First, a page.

If you’re sharing the mattress with a partner, you will want to know what it will feel like if the other person gets into and out of bed or tosses and turns during the night. This next test is helpful in showing the high degree of motion that’s detectable from one side of the mattress to the other.
For this evaluation I dropped a 10 lb steel ball from peaks of 4 inches, 8 inches, and 12 inches and then quantified the disturbance on the opposite side of the mattress. This should be quite intuitive: the larger the lines, the larger the disturbance.
I performed this test on the soft side of the Layla first and was really impressed with the results on the 4 inch drop. This fall simulates someone changing positions on the opposite side of the bed and the results graphic above shows the Layla did a excellent job isolating motion. As expected there was marginally larger disturbance felt for the 8 and 12 inch drops, but these are some of the best results I have seen while performing reviews.
The firm side of the mattress also performed well on the motion transfer part of the review. The 4 and 8 inch drops reveal similar results on the seismometer readout above and both are well below the normal disturbance compared to the very same drops on other mattresses. The 12 inch fall showed a bigger disturbance, but this is still a fantastic result for this drop.
For many people buying a mattress it’ll be important to know whether they will feel as though they are sitting on top of sinking into bed. So as to have a better idea of how a person might sink into a mattress, I use four balls of varying sizes and densities (a 6 pound medicine ball, a 10 lb steel ball, a 50 pound medicine ball, and a 100 lb medicine ball) and put them on the mattress to measure how much they compress the surface.
These different sizes, weights, and densities help to imitate different body parts or different sized individuals to demonstrate how far into a mattress you may sink.
First up in the sinkage test I measured the results for the soft side of the Layla.
- 6 lb medicine ball: 1.5 inches of sinkage.
- 10 pound steel ball: 2.5 inches of sinkage.
- 50 pound medicine ball: 5 inches of sinkage.
- 100 pound medicine ball: 6.5 inches of sinkage.
Next up in the sinkage test was the firm side of the mattress.
- 6 lb medicine ball: 1 inch of sinkage.
- 10 lb steel ball: 2 inches of sinkage.
- 50 pound medicine ball: 4.5 inches of sinkage.
- 100 lb medicine ball: 6.5 inches of sinkage.
If you’re going to share a mattress with a partners and need to use the whole surface then edge support is something you are going to want to have a look at. Foam mattresses can struggle at times to live up to the edge support of traditional innerspring mattresses, so I wanted to have a look at how I would feel near the face of the Layla mattress.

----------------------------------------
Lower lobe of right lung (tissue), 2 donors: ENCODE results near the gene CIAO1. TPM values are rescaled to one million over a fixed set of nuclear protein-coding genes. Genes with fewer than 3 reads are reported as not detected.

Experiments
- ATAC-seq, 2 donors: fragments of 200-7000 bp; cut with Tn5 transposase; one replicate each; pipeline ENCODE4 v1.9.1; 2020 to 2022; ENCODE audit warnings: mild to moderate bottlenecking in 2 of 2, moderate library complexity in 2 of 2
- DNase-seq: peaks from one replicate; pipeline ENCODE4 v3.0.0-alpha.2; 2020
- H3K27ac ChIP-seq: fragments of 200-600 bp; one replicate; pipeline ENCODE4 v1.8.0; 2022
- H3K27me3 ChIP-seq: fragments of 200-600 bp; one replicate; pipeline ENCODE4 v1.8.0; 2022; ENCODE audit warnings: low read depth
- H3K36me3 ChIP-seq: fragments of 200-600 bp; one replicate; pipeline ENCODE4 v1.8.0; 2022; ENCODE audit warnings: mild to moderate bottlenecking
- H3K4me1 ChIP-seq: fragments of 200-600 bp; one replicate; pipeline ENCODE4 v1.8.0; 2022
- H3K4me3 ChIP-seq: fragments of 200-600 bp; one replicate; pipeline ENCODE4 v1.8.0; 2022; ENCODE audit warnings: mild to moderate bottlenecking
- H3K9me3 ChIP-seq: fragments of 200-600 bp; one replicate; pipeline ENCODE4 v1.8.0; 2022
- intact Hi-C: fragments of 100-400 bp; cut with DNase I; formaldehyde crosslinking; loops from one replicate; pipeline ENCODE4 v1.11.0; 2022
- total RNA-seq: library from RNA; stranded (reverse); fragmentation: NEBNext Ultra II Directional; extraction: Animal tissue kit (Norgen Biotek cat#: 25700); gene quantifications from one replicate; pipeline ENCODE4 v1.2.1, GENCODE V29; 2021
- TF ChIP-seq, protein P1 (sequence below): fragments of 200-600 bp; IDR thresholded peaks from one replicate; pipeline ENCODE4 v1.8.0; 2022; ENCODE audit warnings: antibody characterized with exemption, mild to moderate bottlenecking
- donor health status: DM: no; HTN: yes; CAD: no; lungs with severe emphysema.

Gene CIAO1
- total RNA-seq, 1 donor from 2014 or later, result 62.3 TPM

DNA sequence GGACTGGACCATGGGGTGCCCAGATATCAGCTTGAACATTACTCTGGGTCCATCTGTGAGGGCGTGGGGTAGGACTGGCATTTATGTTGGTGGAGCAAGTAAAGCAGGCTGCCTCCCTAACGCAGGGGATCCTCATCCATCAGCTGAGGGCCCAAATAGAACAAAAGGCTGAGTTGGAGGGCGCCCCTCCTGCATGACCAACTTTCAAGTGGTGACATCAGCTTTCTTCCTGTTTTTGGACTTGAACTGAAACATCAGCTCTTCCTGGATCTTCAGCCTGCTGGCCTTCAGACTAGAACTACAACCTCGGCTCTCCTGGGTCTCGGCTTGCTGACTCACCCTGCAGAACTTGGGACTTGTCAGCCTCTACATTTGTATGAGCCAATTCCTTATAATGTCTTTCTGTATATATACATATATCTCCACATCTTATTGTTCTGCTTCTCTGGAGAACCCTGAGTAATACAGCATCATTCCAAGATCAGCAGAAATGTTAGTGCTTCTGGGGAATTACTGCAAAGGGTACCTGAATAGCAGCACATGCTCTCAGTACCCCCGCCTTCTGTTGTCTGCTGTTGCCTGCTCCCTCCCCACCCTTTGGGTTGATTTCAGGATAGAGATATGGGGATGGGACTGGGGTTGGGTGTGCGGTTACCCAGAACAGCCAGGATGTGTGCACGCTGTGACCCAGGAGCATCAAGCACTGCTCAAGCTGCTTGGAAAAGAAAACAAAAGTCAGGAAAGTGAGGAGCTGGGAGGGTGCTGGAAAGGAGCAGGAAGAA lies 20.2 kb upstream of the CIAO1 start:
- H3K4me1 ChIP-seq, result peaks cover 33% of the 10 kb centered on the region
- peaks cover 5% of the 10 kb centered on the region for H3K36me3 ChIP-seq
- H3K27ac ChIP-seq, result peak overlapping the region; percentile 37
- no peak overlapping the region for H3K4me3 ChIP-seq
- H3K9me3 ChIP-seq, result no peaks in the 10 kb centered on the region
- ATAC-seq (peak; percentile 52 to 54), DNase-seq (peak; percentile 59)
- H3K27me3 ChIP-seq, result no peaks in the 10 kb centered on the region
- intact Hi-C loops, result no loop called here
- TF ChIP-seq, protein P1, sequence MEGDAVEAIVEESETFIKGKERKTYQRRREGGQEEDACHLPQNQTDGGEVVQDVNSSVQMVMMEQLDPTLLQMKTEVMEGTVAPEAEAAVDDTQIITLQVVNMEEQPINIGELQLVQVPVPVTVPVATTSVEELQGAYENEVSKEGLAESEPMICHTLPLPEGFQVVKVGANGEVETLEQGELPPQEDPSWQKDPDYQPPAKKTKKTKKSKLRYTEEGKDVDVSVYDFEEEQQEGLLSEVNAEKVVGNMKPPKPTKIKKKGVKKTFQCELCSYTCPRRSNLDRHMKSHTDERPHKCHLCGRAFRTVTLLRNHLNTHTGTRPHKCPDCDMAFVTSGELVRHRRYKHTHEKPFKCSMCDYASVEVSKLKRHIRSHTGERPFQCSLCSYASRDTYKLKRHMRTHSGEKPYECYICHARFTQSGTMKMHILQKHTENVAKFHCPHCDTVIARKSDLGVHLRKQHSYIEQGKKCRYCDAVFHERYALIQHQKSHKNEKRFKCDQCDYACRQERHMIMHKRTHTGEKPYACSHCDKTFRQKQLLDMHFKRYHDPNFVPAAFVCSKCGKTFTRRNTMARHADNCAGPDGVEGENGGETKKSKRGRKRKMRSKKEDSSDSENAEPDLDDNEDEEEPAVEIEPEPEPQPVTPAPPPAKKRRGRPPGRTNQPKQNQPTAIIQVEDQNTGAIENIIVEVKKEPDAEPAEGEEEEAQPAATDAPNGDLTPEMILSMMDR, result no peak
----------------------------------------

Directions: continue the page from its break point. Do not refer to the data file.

I started on my back on the milder side of the Layla and proceeded pretty close to the edge. I definitely felt like I was compressing the surface of the mattress a fantastic amount in this place, which is to be expected out of a softer foam.
Once I changed positions to my side I dug into the mattress somewhat more. In this position I could feel the soft memory foam layer contour to my body. When I hung of this mattress a bit I could feel the comfort coating squeeze a bit, but again that’s expected from softer foams.
By sitting up on the edge of the Layla I focus all of my weight over one place. I did see a pretty good amount of compression in this place, but that is to be expected out of this a thick layer of soft foam.
After I flipped the mattress firm side up I lied down on my back and I found there to be less compression through the top as the transition into the firm support layer is significantly quicker.
As soon as I rolled onto my side and hung off the mattress on the firm side there was compression throughout the comfort layer, but the support layer held up pretty well.
Finally, I sat up on the border of the firm side of the Layla and while there was a bit less compression through the top of the mattress, there was nevertheless some overall compression of the mattress. Since the soft comfort layer is currently at the base of the mattress my increased weight pushed the whole side down. Layla Mattress Consumer Reports
- Sleep Trial: There is a four month trial period with this mattress.
- Warranty: Layla provides a lifetime guarantee on this mattress.
- Shipping: Shipping is free to the continental United States. The Layla will arrive compressed in a box.
Size and Pricing
|Twin||38″ x 74″ x 10″||50 lbs||$499|
|Twin XL||38” x 80” x 10”||55 lbs||$599|
|Full||54” x 74” x 10”||70 lbs||$799|
|Queen||60” x 80” x 10″||80 lbs||$899|
|King||76” x 80” x 10”||90 lbs||$999|
|California King||72” x 84” x 10”||90 lbs||$999|
Is Layla Right for You?
Now that we’ve taken a deep dive into the Layla mattress it’s time to discuss who it would be a good fit for.
- Memory Foam: Both the firm and the soft comfort layers of the Layla utilize aluminum infused memory foam to provide pressure relief. This material allows the sleeper to sink in and provides the classic memory foam sense of contouring to the body.
- Sleep Cool: The Layla has a few unique components in the materials used in the construction of the mattress which have cooling properties. These include the gel infusion in the cover in addition to the copper infusion in the memory foam of the comfort layers, which help with temperature regulation.
- Flippable Choice: The Layla could be a good fit if you are not certain which firmness level is right for you and want just two shots at getting it right. Another possible advantage of a flippable mattress is for use in a guest room where there’ll be sleepers with different preferences on the mattress depending on the occasion.